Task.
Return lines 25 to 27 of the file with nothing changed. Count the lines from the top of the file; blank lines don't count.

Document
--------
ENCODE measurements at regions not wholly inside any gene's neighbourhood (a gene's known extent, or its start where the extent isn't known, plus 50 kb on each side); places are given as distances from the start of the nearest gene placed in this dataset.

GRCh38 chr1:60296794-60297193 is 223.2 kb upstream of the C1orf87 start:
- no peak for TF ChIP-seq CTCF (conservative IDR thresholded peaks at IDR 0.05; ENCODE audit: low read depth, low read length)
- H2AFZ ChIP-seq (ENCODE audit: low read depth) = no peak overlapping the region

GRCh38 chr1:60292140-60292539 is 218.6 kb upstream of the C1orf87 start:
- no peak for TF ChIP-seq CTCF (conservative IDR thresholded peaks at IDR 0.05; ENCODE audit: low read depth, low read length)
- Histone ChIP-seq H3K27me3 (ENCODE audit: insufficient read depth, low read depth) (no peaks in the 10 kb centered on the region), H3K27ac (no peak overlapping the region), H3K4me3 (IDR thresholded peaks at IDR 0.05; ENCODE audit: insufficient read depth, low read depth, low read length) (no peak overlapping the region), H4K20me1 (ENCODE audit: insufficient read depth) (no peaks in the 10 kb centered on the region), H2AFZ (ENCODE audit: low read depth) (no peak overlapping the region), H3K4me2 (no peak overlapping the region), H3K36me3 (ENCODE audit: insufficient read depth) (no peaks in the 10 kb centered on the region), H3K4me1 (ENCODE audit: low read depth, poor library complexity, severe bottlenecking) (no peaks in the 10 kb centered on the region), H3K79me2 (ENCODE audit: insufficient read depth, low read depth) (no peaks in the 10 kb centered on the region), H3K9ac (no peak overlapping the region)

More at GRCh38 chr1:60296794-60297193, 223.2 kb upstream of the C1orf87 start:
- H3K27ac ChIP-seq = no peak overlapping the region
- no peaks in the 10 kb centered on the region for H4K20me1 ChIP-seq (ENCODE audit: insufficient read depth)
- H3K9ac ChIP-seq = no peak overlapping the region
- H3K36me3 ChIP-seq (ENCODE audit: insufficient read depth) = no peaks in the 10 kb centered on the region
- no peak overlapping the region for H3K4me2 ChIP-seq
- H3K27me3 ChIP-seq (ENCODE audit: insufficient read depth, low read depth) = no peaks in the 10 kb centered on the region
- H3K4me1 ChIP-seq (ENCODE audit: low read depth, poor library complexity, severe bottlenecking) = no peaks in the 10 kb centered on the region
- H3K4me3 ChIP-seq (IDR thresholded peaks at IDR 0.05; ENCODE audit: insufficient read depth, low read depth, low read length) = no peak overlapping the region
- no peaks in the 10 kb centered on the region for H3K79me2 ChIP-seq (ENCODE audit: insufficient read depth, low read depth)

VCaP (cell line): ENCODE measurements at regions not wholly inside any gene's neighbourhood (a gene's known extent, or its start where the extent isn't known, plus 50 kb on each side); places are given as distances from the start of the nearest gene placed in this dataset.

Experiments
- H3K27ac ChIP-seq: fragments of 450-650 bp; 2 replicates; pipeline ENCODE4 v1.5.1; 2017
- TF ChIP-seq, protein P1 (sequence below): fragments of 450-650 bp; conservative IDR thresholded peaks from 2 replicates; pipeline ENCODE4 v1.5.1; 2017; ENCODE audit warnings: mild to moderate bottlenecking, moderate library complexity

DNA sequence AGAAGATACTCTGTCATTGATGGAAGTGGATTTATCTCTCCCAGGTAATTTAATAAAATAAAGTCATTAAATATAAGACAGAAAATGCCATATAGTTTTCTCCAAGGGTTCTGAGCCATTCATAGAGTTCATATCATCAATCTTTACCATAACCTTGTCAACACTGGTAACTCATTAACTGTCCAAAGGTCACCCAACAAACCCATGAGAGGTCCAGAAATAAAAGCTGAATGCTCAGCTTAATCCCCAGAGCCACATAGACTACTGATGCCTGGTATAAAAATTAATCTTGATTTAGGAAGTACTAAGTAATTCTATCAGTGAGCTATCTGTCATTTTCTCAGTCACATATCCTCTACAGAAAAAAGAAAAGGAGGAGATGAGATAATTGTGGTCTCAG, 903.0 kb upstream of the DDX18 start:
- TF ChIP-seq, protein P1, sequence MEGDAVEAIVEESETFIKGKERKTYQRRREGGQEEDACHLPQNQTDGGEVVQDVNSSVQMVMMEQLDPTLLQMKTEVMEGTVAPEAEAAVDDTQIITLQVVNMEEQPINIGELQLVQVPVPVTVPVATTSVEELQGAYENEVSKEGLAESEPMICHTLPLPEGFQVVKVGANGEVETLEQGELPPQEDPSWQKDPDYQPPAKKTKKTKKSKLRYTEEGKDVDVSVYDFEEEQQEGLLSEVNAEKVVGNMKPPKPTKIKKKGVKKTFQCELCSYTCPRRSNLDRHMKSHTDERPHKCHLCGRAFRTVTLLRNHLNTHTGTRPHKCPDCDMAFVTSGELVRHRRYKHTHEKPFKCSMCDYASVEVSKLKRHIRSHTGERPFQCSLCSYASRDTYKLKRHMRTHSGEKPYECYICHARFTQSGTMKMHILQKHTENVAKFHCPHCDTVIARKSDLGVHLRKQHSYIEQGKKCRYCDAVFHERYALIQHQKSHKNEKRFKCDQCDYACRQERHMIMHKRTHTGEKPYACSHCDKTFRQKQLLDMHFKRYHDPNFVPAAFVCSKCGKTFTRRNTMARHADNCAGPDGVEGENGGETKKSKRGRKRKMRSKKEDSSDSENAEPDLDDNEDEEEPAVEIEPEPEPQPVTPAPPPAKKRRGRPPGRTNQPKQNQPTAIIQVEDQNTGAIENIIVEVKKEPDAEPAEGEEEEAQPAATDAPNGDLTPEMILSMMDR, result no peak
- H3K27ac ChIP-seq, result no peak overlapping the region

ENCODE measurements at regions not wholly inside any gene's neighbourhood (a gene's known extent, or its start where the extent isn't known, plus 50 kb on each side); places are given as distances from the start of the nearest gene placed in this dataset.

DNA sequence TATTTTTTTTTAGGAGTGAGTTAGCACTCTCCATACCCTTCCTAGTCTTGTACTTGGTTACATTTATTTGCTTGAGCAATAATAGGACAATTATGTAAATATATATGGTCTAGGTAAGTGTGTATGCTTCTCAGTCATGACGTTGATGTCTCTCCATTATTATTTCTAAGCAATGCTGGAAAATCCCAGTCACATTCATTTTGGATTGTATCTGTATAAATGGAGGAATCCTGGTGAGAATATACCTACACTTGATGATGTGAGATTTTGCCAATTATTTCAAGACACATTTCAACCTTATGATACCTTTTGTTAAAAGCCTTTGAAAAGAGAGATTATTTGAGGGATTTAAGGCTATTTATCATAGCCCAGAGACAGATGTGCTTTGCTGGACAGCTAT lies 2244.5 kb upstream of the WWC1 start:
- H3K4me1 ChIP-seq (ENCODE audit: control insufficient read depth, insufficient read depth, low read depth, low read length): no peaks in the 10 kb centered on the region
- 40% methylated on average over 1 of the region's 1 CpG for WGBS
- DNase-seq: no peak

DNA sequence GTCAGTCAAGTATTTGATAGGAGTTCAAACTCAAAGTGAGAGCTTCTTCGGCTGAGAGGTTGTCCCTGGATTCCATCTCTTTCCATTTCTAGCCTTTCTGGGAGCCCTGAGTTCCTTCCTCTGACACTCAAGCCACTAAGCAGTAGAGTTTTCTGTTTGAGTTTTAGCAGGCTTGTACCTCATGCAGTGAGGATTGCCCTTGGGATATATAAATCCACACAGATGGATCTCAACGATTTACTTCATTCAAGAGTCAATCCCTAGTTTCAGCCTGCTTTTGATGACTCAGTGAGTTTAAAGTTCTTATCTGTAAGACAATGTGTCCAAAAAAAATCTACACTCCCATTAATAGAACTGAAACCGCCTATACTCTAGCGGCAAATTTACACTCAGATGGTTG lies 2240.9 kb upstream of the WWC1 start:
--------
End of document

ENCODE measurements at regions not wholly inside any gene's neighbourhood (a gene's known extent, or its start where the extent isn't known, plus 50 kb on each side); places are given as distances from the start of the nearest gene placed in this dataset.

DNA sequence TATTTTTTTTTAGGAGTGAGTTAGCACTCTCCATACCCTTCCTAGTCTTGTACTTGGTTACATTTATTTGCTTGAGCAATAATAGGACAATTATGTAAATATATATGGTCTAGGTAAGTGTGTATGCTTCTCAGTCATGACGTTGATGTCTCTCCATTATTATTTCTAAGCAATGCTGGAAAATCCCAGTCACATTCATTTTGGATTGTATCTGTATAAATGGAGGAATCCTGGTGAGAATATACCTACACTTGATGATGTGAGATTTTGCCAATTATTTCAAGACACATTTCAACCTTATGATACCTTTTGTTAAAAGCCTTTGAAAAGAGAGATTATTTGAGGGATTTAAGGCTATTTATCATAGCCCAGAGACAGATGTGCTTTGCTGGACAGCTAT lies 2244.5 kb upstream of the WWC1 start:
- H3K4me1 ChIP-seq (ENCODE audit: control insufficient read depth, insufficient read depth, low read depth, low read length): no peaks in the 10 kb centered on the region